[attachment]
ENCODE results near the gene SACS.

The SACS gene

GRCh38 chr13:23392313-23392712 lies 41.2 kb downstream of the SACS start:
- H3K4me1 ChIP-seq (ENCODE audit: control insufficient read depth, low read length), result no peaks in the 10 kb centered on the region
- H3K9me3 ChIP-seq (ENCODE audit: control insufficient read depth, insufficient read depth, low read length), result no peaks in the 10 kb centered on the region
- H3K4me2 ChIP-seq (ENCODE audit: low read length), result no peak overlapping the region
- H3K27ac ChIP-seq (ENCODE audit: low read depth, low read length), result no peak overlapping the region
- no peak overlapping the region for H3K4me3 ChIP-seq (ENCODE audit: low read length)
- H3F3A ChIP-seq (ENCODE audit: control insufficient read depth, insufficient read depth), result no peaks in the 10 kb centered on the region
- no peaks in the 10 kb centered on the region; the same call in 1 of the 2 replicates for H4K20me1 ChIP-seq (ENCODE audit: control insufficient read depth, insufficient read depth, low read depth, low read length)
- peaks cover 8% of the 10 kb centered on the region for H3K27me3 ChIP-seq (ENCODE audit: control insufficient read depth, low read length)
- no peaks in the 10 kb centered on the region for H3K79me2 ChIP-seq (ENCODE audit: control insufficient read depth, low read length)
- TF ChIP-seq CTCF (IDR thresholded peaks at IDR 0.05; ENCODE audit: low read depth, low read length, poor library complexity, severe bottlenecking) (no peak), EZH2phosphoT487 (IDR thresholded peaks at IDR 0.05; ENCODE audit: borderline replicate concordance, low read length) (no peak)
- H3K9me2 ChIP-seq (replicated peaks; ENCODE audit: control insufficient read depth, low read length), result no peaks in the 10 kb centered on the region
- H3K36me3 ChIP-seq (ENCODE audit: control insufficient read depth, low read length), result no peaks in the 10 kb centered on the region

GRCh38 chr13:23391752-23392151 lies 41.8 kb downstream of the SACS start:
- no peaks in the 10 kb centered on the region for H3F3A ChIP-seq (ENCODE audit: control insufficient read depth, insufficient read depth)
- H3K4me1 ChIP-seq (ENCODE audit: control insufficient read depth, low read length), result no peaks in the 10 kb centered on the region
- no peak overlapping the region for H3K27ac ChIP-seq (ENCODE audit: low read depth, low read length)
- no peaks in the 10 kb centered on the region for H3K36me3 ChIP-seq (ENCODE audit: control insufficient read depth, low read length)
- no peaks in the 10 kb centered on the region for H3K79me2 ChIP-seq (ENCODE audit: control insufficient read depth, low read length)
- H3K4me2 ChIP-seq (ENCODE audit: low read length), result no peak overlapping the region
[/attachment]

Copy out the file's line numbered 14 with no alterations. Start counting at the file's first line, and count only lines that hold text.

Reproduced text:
- H3K9me2 ChIP-seq (replicated peaks; ENCODE audit: control insufficient read depth, low read length), result no peaks in the 10 kb centered on the region